Now no one will disagree Labour is in a mess. Neither will any Labour supporter disagree the Tories are rampaging across the country and tearing up the welfare state. My red line issue is the NHS and the Tories are well on the way to forcing total collapse.

The back and forth between Corbynistas and Blairites/Eagle-Eyes/Smithies has been childish, moronic, insulting and divisive. On both sides. 

I think no one can disagree Corbyn has failed as a leader. His PR is rubbish- yes you can blame the media, which has been more biased against him than any political figure in recent years, but that just means he needed to work harder. Dropping press releases at the wrong time, allowing damaging behaviours by supporters to become dominant narratives, easy gaff after easy gaff for tabloids to run.

Contrast that with Boris Johnson’s PR team that plastered over exit signs at his Brexit resignation speech JUST SO THERE WASN’T A PHOTO OF BORIS AND AN EXIT SIGN. That’s PR we need in spades. 

But you also cannot argue that the wider Labour Party has also failed. Failed to capitalise on the huge influx of support and interest in Labour with Corbyn. Failed to create a cohesive opposition in followership- every labour MP voting against the leader made more headlines than the vote itself. The image of a fractured useless opposition is going to lose more votes than Corbyn ever would. 

But whatever your opinion the lesson I want to impart to you, Labour, left, middle or other, is one of unity. Watch the television interviews of junior doctors arguing over strikes, or the debate on channel 4 after the yes/no contract vote. I give you examples of how a group can fundamentally disagree and still work to a common purpose. We still treated each other with respect and civility.

In Labour, we can still agree that the Tories will ruin this country and destroy the NHS. We can still agree that whoever the leader the opposition needs as tight a team as the government.

If Corbyn stays, will the anti-Corbyn crowd stay and work with him? Unity is the only way we will win, returning to the backbenches to continue sniping will only serve the Tories.

If Smith wins, will Corbynistas stay on, and support the party that just destroyed their dream? Yes, you must. Because ultimately the party should be bigger than all of us, and if you want to change it you have to stay.

Please remember we are literally squabbling over deck chairs on the Titanic, while iceberg Tory rips the country asunder.

Working together brought out the best in us as doctors. In Labour we have to do the same. Or we will lose everything.
Juniordoctorblog.com

Time to put  your money where your mouth is, or perhaps your heart. 

It’s been two weeks since the junior doctor body voted no to the proposed contract. The contract designed to “create a seven day NHS”, which we apparently need to address “weekend mortality”. Except none of this is true. And after a year of beating our collective heads against the all, the message is getting through.
In a Parliamentary hearing in February NHS head Charlie Massey admitted he had no clue what a ‘seven day NHS’ meant or was, and no plan to create it. He was told he was ‘flying blind’ on the issue.

This week the same hearing sat Mr Hunt down, and found what we have all known all along; Mr Hunt broke his pledge to fund the NHS and lied about it. How can there be funding for an expanded service when there isn’t funding for the normal service? When the normal service is collapsing.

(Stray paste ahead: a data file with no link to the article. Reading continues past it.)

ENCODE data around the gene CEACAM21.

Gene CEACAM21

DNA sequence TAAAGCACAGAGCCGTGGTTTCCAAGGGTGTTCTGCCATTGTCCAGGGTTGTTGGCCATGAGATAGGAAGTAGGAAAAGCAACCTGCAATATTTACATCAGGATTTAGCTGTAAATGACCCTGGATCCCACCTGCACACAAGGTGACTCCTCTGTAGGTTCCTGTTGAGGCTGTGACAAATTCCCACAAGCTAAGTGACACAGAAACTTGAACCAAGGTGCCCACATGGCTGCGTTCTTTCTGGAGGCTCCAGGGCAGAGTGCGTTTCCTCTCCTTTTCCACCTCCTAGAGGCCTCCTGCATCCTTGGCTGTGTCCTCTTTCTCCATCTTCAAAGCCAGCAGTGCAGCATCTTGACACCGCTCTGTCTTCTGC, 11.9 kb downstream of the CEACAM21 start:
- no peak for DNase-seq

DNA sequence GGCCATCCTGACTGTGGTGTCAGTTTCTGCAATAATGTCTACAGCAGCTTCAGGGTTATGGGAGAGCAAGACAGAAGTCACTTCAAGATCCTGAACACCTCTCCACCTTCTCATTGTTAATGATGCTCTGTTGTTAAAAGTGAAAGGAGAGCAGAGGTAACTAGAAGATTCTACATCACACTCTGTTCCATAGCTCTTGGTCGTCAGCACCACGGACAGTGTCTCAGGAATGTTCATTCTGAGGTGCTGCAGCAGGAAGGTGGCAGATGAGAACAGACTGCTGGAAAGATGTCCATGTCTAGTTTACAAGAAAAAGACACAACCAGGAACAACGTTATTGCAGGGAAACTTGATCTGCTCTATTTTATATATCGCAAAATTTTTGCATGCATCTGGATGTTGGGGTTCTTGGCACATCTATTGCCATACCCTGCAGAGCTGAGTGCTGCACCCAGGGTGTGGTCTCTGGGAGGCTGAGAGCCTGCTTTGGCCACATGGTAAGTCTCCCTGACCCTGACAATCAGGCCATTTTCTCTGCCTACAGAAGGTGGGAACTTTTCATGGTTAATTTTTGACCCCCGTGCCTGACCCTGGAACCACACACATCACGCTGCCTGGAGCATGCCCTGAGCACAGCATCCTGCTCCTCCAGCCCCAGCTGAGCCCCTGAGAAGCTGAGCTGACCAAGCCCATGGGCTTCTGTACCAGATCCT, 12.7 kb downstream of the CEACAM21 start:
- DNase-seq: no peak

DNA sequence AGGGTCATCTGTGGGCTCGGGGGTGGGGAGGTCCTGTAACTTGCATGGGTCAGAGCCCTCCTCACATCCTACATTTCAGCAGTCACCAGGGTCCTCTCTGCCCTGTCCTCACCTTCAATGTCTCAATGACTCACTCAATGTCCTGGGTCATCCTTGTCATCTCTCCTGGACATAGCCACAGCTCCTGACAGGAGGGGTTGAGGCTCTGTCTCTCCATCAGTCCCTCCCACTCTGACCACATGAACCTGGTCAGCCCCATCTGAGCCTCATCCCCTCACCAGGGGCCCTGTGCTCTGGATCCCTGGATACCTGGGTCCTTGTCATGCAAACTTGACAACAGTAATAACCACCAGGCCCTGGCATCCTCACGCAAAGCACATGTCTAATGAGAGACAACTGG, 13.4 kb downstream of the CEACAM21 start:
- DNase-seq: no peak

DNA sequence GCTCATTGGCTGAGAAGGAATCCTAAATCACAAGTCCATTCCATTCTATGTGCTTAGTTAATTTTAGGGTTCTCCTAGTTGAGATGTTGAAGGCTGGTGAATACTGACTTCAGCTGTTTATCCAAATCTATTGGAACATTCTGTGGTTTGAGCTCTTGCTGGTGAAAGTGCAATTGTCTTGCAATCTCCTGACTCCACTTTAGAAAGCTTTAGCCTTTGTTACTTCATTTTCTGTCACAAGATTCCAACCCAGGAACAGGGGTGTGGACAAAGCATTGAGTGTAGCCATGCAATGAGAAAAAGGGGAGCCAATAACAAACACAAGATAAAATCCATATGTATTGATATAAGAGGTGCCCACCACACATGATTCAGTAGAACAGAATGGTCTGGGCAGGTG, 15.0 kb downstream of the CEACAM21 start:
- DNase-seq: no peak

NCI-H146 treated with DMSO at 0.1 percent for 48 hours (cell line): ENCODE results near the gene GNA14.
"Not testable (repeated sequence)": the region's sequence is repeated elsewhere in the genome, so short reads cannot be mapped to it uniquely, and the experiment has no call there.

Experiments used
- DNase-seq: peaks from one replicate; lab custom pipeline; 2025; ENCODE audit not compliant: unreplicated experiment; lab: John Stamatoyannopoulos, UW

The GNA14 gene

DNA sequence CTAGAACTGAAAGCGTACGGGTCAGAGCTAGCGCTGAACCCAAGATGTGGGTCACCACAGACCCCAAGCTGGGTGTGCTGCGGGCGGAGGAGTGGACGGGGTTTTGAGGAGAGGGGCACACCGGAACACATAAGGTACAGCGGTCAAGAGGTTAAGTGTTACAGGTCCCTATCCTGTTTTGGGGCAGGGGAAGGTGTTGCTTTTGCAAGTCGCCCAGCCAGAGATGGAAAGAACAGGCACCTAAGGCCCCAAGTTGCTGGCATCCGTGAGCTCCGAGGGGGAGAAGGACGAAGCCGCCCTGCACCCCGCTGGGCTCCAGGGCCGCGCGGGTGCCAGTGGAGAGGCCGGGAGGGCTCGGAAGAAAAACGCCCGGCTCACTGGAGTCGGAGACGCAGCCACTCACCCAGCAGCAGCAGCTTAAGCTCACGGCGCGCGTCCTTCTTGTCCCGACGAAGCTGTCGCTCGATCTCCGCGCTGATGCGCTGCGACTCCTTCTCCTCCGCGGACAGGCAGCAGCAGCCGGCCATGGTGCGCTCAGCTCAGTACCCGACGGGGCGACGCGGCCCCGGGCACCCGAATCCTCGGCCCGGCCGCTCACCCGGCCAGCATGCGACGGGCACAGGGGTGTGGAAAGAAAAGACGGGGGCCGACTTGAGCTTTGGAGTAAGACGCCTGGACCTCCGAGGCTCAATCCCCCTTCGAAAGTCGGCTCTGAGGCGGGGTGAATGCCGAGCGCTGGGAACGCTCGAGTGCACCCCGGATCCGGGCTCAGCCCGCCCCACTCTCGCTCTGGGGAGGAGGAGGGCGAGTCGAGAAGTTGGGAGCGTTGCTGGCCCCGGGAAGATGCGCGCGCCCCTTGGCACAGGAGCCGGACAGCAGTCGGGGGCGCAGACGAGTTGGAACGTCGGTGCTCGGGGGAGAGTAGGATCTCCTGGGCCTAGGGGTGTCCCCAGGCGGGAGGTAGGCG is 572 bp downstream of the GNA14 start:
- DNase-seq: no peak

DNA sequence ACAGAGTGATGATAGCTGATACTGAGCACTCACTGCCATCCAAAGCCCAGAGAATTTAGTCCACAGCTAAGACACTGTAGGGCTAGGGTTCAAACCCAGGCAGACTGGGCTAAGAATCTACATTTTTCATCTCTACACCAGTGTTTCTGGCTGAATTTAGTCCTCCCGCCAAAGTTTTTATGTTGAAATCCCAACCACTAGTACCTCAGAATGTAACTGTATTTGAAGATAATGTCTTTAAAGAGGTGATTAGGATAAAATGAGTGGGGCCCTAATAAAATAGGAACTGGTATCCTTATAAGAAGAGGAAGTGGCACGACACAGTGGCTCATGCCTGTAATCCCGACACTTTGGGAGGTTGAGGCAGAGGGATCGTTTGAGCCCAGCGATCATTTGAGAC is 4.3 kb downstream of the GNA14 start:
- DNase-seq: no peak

And while Jeremy and the managers of he NHS haven’t bothered to study a plan they claim was important enough to force junior doctors to strike over, somebody else has. Professor Bion researched the weekend ‘effect’ and staffing and said  ‘I’m convinced seven day services cannot be achieved within current funding”.

But this isn’t news. We’ve been saying it for a year. These are the sticks Jeremy and the department of health have used to beat a whole generation of professionals- the ‘spine’ of the NHS. These are the excuses they have made to replace existing safeguards on working time with flimsy untested alternatives, to discriminate actively against women and parents in medicine, to push morale in the NHS to an all time low.

So what would a rational response be? Your contract has been rejected by the majority, your reasons for creating and pushing the contract have fallen apart, you have a new fresh start in government. You would start over right? Rebuild good will?

Sadly no. Jeremy Hunt is forcing the contract through, and not only that he is now trying to blackmail the group opposing imposition in the courts, Justice 4 Health, by demanding at the last minute £150,000 in costs.

Without this money the court case will never be heard- Jeremy will be free to impose, although he knows this is illegal, and sets a dangerous precedent for every other NHS staff group behind us.

I’m tired, just like you. I just want this to end, just like you. But I also refuse to let our profession and NHS be destroyed. This is our watch. This is our responsibility.

Some of you are doctors, some of you voted No – this is why you voted No. You want a renegotiation, or a moratorium, then imposition must be stopped. It’s time to put your money where your mouth is.

Donate here.

Some doctors voted Yes- you might still want this contract. You might think it’s the best we’re going to get. The yes/no divide was bitter, acrimonious, and brought out the worst in us. A year long dispute as a united profession brought out the best of us. Whether you believe the contract is acceptable or not, we must all agree imposition is wrong. Put your money where your heart is, come together again, and support this cause.

Donate here.

If we don’t fight together, we will fail before we even begin.
Juniordoctorblog.com